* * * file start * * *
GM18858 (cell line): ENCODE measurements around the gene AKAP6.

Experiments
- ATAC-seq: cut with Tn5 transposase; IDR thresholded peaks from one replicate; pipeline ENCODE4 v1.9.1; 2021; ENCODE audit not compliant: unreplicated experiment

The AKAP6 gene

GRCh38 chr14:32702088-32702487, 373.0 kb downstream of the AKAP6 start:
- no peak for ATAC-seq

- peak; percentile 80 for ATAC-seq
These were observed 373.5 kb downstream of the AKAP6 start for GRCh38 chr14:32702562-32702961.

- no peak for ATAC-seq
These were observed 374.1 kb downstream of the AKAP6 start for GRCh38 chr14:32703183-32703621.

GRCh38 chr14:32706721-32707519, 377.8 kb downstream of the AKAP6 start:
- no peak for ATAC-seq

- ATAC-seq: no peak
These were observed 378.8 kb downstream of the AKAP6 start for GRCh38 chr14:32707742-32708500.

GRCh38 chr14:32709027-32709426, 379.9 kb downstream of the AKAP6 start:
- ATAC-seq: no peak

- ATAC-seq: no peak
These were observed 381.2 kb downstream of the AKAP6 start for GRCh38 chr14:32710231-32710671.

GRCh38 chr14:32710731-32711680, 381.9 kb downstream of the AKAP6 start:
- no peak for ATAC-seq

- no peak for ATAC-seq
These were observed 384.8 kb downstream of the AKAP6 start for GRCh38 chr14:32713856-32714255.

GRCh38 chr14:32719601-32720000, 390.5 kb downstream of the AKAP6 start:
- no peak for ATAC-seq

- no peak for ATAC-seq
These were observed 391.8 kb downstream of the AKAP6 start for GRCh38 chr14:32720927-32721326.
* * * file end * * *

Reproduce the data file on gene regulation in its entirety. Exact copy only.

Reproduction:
GM18858 (cell line): ENCODE measurements around the gene AKAP6.

Experiments
- ATAC-seq: cut with Tn5 transposase; IDR thresholded peaks from one replicate; pipeline ENCODE4 v1.9.1; 2021; ENCODE audit not compliant: unreplicated experiment

The AKAP6 gene

GRCh38 chr14:32702088-32702487, 373.0 kb downstream of the AKAP6 start:
- no peak for ATAC-seq

- peak; percentile 80 for ATAC-seq
These were observed 373.5 kb downstream of the AKAP6 start for GRCh38 chr14:32702562-32702961.

- no peak for ATAC-seq
These were observed 374.1 kb downstream of the AKAP6 start for GRCh38 chr14:32703183-32703621.

GRCh38 chr14:32706721-32707519, 377.8 kb downstream of the AKAP6 start:
- no peak for ATAC-seq

- ATAC-seq: no peak
These were observed 378.8 kb downstream of the AKAP6 start for GRCh38 chr14:32707742-32708500.

GRCh38 chr14:32709027-32709426, 379.9 kb downstream of the AKAP6 start:
- ATAC-seq: no peak

- ATAC-seq: no peak
These were observed 381.2 kb downstream of the AKAP6 start for GRCh38 chr14:32710231-32710671.

GRCh38 chr14:32710731-32711680, 381.9 kb downstream of the AKAP6 start:
- no peak for ATAC-seq

- no peak for ATAC-seq
These were observed 384.8 kb downstream of the AKAP6 start for GRCh38 chr14:32713856-32714255.

GRCh38 chr14:32719601-32720000, 390.5 kb downstream of the AKAP6 start:
- no peak for ATAC-seq

- no peak for ATAC-seq
These were observed 391.8 kb downstream of the AKAP6 start for GRCh38 chr14:32720927-32721326.